There is an image every Greek who remembers the 1980s is familiar with. It is the picture of a beautiful woman, with wild, curly hair and a sweet face, holding a tambourine. It is a picture that epitomises the optimism of the era, the mirthful and festive tendency of Greeks at the time.

This image − or rather, two different versions of it − appears on two consecutive albums by Glykeria, both live recordings, from 1983 and 1985, when the singer was enjoying unparalleled popularity, combining rebetika, traditional songs from Asia minor with contemporary laika. It was at that time that she first visited Australia, an experience that she has always cherished.

“I had just had my first major hits in Greece and my albums could be found in Australia, some in bootleg copies, made in Malaysia, but it doesn’t matter,” she laughs.

“I came with two great singers, Nikos Papazoglou and (Cretan legend) Charalambos Garganourakis, and we had a grand orchestra, featuring traditional clarinet virtuoso Yannis Vailopoulos. There was a lot of anticipation in Australia for our concerts, they longed for everything Greek. We were surrounded by people crying and waving Greek flags. People here embraced me and treated me like one of their own.
“It’s been the same every time I’ve come back since. They always honour me with their presence, they are very responsive to my concerts, we always have a great time and I think it all goes back to the foundation of our relationship, to that first visit.
“For me, this relationship is something that comes straight from the heart; after all, every family in Greece has someone who migrated, even a distant relative who left and they haven’t seen for a long time. I myself have a cousin who got married and came to Australia years ago. I saw her when I last played at the Lonsdale St Festival − she’s now a grandmother”.

Glykeria herself tries to nurture this relationship by carefully choosing the songs she will perform when she visits the country.

“This time around, I’m bringing along a wonderful singer, Gerasimos Andreatos, so we will sing many laika, which I love, but also some of the Asia Minor songs and selections of the repertoire of my favourite singers. I might sing one of my new songs, Patrida, because I think the lyrics will speak to Greek Australians.” She refers to the verses: ‘Those who think they hurt you/ beloved country/ but as much as they hit a rock/ it remains a rock forever/ and if a vineyard dries out/ if an olive tree bends/ it will be reborn and blossom in the world.”

This may sound like a commentary on the current plight of Greece, after eight years of crisis, but a lot of the songs she has sung can be retroactively seen as such commentary, not least among them the anthemic hit about 5,000 drachma notes, which itself epitomised the bouzoukia culture of the ’80s and which sounds especially ironic now that the currency debate is being reheated.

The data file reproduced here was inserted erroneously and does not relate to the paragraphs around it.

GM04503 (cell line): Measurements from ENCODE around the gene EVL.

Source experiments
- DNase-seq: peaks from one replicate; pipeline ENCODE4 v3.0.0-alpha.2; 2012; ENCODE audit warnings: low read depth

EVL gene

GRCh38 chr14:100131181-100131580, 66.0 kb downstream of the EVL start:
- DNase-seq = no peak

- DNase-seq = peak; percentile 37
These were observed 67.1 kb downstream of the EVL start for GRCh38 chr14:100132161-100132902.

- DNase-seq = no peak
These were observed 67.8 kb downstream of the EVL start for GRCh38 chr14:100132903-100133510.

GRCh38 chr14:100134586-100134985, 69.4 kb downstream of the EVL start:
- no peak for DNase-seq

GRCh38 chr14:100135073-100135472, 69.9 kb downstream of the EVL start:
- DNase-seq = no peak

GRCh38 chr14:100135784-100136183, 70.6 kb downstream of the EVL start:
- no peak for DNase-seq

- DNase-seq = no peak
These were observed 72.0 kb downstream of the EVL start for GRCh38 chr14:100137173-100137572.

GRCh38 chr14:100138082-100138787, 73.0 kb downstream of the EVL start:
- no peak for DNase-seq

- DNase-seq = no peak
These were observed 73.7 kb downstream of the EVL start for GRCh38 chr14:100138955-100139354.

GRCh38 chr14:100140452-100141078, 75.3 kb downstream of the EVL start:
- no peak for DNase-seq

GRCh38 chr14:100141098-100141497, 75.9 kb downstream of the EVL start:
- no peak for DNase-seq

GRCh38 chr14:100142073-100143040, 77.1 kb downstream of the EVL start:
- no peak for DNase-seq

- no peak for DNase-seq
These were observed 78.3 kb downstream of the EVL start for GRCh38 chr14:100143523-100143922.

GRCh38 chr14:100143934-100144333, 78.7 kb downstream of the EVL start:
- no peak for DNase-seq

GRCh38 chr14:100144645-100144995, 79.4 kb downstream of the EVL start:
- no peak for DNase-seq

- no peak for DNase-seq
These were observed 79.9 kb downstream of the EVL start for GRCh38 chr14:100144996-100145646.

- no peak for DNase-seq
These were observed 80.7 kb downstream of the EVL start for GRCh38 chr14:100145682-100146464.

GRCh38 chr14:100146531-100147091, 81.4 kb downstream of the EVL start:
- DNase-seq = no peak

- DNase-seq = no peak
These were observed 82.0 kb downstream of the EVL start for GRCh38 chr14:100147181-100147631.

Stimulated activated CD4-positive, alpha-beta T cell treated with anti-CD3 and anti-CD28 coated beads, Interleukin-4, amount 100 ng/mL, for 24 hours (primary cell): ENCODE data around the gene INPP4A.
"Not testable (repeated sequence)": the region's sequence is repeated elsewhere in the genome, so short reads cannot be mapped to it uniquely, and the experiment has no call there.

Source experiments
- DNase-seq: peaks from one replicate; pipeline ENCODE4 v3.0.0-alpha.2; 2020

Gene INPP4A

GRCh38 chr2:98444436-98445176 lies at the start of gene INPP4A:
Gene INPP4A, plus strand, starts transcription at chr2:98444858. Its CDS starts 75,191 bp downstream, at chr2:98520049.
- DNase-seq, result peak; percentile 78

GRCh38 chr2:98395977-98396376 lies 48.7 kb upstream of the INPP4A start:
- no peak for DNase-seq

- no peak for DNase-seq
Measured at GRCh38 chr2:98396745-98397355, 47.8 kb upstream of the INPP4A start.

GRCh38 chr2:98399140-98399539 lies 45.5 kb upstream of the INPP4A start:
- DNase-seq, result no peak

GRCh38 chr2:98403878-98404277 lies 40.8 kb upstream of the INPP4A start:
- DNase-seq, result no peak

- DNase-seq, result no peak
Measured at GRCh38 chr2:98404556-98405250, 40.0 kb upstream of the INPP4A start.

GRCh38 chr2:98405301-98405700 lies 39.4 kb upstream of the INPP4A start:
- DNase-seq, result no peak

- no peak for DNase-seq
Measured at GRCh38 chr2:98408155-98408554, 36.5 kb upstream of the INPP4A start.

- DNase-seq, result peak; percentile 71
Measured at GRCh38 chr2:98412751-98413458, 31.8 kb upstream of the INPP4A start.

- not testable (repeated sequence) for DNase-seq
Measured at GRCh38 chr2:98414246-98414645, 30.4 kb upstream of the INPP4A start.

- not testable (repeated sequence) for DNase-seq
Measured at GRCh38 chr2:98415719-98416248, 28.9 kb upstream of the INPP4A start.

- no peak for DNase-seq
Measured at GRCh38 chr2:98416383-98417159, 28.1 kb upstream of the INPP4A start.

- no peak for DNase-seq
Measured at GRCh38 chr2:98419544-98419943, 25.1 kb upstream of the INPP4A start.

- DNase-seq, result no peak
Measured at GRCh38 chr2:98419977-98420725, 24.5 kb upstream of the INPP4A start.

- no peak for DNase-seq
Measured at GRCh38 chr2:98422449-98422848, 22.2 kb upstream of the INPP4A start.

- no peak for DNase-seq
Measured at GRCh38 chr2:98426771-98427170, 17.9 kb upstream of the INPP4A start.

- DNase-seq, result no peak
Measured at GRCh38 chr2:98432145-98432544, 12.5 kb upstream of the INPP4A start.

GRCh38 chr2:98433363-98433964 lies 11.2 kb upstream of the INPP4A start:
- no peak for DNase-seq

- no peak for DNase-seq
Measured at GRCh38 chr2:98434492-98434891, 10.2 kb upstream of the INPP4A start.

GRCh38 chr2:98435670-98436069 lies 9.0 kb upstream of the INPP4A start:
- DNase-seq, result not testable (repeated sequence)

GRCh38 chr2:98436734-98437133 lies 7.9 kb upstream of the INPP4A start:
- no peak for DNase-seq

“Imagine that, when the song was written, Greece had not yet been printing 5,000 drachma notes,” she laughs. “Even at the time it was prophetic.”

With a career now spanning four decades, the singer has been in a position to closely observe the transformation of Greek society.

“Singing is a popular art form, it reflects on what is happening in the community,” she says. “All this poverty and misery and helplessness is a reality. There are people in Greece who can’t afford to eat, who look in garbage bins for food. These are not just words − everyone knows about this situation and it is not likely that it will change any time soon. There’s no light at the end of the tunnel, we’re pressed on every side. Greeks are depressed, they are not a joyous people anymore.”

This may be the most dramatic reform inflicted upon the psyche of a nation which is not unfamiliar with poverty and hard times, but has always had the ability to somehow maintain high morale and find a way to be jovial.

Within this context, singing can play a very important role. “Singers used to work seven days a week. Then gigs became more and more scarce. Now a singer is lucky if they work one night a week,” Glykeria says. “And when you see people coming to see you onstage, and know this is a luxury for them, the song itself can be a catalyst. It is no small feat to be able to get into people’s souls and comfort them, even for five minutes. This brief sense of joy might be the stepping stone that will let them move on from grief. But to establish that, you need to have sincerity in your communication and true love.
“You need to really love your fellow human being to be able to transmit this kind of emotion and then you can realise, that in the end, applause is not directed towards the artist, it’s a personal outburst, a celebration of one’s uplift.”

This is the essence of Glykeria’s art − that she has always managed to create an opportunity for festivity and fun without a hint of compromise, in either aesthetics or quality.

“I didn’t do it on purpose”, she says, as if being asked to apologise. “It happened because I am who I am and because I sing the songs I choose to sing and I treat people the way I feel I should.”